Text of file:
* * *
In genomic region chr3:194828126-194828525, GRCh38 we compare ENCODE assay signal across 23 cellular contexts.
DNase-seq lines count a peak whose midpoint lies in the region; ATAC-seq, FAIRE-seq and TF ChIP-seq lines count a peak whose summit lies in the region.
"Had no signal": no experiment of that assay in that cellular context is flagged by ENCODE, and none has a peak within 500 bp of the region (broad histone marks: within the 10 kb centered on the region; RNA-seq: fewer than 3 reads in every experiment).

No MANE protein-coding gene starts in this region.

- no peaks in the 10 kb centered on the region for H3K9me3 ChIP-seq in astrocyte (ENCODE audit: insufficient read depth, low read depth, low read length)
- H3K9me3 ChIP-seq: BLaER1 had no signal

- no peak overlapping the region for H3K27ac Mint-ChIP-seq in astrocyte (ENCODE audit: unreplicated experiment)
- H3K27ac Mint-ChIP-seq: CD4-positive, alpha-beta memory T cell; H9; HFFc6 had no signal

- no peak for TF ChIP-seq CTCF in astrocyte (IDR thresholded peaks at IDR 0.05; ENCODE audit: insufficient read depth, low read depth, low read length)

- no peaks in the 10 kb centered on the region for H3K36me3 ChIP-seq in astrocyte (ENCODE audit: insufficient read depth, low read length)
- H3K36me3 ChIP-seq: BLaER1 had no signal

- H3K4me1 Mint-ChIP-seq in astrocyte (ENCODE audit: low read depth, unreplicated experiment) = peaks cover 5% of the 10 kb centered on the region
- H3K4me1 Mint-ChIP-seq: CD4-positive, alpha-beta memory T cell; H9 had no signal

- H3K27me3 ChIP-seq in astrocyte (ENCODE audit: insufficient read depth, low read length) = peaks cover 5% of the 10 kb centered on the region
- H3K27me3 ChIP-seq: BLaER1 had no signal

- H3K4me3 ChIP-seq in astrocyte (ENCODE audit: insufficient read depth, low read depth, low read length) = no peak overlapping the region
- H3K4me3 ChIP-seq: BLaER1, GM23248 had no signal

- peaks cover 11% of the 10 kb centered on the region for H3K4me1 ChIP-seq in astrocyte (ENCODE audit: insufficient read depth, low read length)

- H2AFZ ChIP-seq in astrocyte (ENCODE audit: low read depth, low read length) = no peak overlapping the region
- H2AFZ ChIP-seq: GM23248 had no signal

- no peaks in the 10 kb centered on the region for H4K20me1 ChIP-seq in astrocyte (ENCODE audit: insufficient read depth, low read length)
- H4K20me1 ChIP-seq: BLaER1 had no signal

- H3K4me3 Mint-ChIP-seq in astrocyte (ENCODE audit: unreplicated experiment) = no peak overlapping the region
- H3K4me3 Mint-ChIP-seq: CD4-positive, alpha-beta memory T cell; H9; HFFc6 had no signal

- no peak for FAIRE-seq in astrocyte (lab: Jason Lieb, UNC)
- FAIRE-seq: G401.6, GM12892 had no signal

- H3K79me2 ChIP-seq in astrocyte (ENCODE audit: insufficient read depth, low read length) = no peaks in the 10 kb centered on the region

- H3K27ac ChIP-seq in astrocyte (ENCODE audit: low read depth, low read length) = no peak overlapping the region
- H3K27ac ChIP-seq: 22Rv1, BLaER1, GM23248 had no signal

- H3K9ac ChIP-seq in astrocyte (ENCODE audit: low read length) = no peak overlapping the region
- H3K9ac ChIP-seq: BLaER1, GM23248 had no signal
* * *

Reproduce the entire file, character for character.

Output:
In genomic region chr3:194828126-194828525, GRCh38 we compare ENCODE assay signal across 23 cellular contexts.
DNase-seq lines count a peak whose midpoint lies in the region; ATAC-seq, FAIRE-seq and TF ChIP-seq lines count a peak whose summit lies in the region.
"Had no signal": no experiment of that assay in that cellular context is flagged by ENCODE, and none has a peak within 500 bp of the region (broad histone marks: within the 10 kb centered on the region; RNA-seq: fewer than 3 reads in every experiment).

No MANE protein-coding gene starts in this region.

- no peaks in the 10 kb centered on the region for H3K9me3 ChIP-seq in astrocyte (ENCODE audit: insufficient read depth, low read depth, low read length)
- H3K9me3 ChIP-seq: BLaER1 had no signal

- no peak overlapping the region for H3K27ac Mint-ChIP-seq in astrocyte (ENCODE audit: unreplicated experiment)
- H3K27ac Mint-ChIP-seq: CD4-positive, alpha-beta memory T cell; H9; HFFc6 had no signal

- no peak for TF ChIP-seq CTCF in astrocyte (IDR thresholded peaks at IDR 0.05; ENCODE audit: insufficient read depth, low read depth, low read length)

- no peaks in the 10 kb centered on the region for H3K36me3 ChIP-seq in astrocyte (ENCODE audit: insufficient read depth, low read length)
- H3K36me3 ChIP-seq: BLaER1 had no signal

- H3K4me1 Mint-ChIP-seq in astrocyte (ENCODE audit: low read depth, unreplicated experiment) = peaks cover 5% of the 10 kb centered on the region
- H3K4me1 Mint-ChIP-seq: CD4-positive, alpha-beta memory T cell; H9 had no signal

- H3K27me3 ChIP-seq in astrocyte (ENCODE audit: insufficient read depth, low read length) = peaks cover 5% of the 10 kb centered on the region
- H3K27me3 ChIP-seq: BLaER1 had no signal

- H3K4me3 ChIP-seq in astrocyte (ENCODE audit: insufficient read depth, low read depth, low read length) = no peak overlapping the region
- H3K4me3 ChIP-seq: BLaER1, GM23248 had no signal

- peaks cover 11% of the 10 kb centered on the region for H3K4me1 ChIP-seq in astrocyte (ENCODE audit: insufficient read depth, low read length)

- H2AFZ ChIP-seq in astrocyte (ENCODE audit: low read depth, low read length) = no peak overlapping the region
- H2AFZ ChIP-seq: GM23248 had no signal

- no peaks in the 10 kb centered on the region for H4K20me1 ChIP-seq in astrocyte (ENCODE audit: insufficient read depth, low read length)
- H4K20me1 ChIP-seq: BLaER1 had no signal

- H3K4me3 Mint-ChIP-seq in astrocyte (ENCODE audit: unreplicated experiment) = no peak overlapping the region
- H3K4me3 Mint-ChIP-seq: CD4-positive, alpha-beta memory T cell; H9; HFFc6 had no signal

- no peak for FAIRE-seq in astrocyte (lab: Jason Lieb, UNC)
- FAIRE-seq: G401.6, GM12892 had no signal

- H3K79me2 ChIP-seq in astrocyte (ENCODE audit: insufficient read depth, low read length) = no peaks in the 10 kb centered on the region

- H3K27ac ChIP-seq in astrocyte (ENCODE audit: low read depth, low read length) = no peak overlapping the region
- H3K27ac ChIP-seq: 22Rv1, BLaER1, GM23248 had no signal

- H3K9ac ChIP-seq in astrocyte (ENCODE audit: low read length) = no peak overlapping the region
- H3K9ac ChIP-seq: BLaER1, GM23248 had no signal